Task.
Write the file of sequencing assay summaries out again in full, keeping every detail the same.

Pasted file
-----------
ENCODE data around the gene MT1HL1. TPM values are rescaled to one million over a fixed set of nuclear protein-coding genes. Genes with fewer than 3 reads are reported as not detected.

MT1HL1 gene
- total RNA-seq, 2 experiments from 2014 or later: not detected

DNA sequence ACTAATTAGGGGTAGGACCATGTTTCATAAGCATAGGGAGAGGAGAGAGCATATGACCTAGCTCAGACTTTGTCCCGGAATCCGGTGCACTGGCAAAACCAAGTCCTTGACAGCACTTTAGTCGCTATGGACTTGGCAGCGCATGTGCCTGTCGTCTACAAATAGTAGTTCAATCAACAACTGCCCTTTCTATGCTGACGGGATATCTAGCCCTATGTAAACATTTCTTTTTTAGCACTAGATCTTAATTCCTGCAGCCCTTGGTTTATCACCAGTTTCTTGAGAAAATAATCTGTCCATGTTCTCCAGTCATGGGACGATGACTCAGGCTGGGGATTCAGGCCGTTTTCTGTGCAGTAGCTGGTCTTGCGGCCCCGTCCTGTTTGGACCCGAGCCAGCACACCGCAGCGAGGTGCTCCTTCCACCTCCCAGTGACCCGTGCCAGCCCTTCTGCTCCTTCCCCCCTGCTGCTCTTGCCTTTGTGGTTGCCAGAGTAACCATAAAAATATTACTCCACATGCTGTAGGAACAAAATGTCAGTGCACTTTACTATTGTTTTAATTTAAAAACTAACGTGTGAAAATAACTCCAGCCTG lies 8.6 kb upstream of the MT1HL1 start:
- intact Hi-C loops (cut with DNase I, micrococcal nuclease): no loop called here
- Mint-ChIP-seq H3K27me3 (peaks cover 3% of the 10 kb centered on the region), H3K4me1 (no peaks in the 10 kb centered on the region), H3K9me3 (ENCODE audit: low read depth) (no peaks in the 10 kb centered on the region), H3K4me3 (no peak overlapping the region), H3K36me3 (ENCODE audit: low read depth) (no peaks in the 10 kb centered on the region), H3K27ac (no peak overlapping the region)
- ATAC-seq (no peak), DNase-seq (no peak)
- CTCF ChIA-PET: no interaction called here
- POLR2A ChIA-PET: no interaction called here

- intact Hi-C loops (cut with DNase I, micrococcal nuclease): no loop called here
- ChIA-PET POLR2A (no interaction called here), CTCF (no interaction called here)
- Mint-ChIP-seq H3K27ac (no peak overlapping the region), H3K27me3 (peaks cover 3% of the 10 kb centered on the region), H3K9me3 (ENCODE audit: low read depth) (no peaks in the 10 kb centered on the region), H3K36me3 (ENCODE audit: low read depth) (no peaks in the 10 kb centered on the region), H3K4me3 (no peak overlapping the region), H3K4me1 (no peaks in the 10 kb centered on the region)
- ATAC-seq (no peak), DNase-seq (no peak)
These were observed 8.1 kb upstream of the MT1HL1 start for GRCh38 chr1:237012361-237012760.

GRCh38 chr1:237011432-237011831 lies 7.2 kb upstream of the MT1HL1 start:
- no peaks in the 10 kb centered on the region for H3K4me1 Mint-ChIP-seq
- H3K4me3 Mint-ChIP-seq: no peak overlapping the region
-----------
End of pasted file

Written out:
ENCODE data around the gene MT1HL1. TPM values are rescaled to one million over a fixed set of nuclear protein-coding genes. Genes with fewer than 3 reads are reported as not detected.

MT1HL1 gene
- total RNA-seq, 2 experiments from 2014 or later: not detected

DNA sequence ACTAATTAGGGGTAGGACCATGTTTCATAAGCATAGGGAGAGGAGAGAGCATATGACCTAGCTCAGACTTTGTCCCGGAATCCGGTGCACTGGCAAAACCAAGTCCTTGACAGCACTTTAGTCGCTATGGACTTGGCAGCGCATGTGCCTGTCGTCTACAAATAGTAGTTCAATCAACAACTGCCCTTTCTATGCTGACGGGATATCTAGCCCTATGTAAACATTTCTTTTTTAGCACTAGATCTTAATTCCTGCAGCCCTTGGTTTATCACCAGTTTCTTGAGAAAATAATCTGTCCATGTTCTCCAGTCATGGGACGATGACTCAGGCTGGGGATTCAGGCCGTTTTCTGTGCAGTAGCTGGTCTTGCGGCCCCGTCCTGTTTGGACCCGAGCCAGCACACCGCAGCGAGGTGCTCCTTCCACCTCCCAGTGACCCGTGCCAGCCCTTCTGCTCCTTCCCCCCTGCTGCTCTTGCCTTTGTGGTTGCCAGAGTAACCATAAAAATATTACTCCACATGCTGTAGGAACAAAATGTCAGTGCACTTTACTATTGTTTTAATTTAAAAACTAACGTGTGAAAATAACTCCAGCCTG lies 8.6 kb upstream of the MT1HL1 start:
- intact Hi-C loops (cut with DNase I, micrococcal nuclease): no loop called here
- Mint-ChIP-seq H3K27me3 (peaks cover 3% of the 10 kb centered on the region), H3K4me1 (no peaks in the 10 kb centered on the region), H3K9me3 (ENCODE audit: low read depth) (no peaks in the 10 kb centered on the region), H3K4me3 (no peak overlapping the region), H3K36me3 (ENCODE audit: low read depth) (no peaks in the 10 kb centered on the region), H3K27ac (no peak overlapping the region)
- ATAC-seq (no peak), DNase-seq (no peak)
- CTCF ChIA-PET: no interaction called here
- POLR2A ChIA-PET: no interaction called here

- intact Hi-C loops (cut with DNase I, micrococcal nuclease): no loop called here
- ChIA-PET POLR2A (no interaction called here), CTCF (no interaction called here)
- Mint-ChIP-seq H3K27ac (no peak overlapping the region), H3K27me3 (peaks cover 3% of the 10 kb centered on the region), H3K9me3 (ENCODE audit: low read depth) (no peaks in the 10 kb centered on the region), H3K36me3 (ENCODE audit: low read depth) (no peaks in the 10 kb centered on the region), H3K4me3 (no peak overlapping the region), H3K4me1 (no peaks in the 10 kb centered on the region)
- ATAC-seq (no peak), DNase-seq (no peak)
These were observed 8.1 kb upstream of the MT1HL1 start for GRCh38 chr1:237012361-237012760.

GRCh38 chr1:237011432-237011831 lies 7.2 kb upstream of the MT1HL1 start:
- no peaks in the 10 kb centered on the region for H3K4me1 Mint-ChIP-seq
- H3K4me3 Mint-ChIP-seq: no peak overlapping the region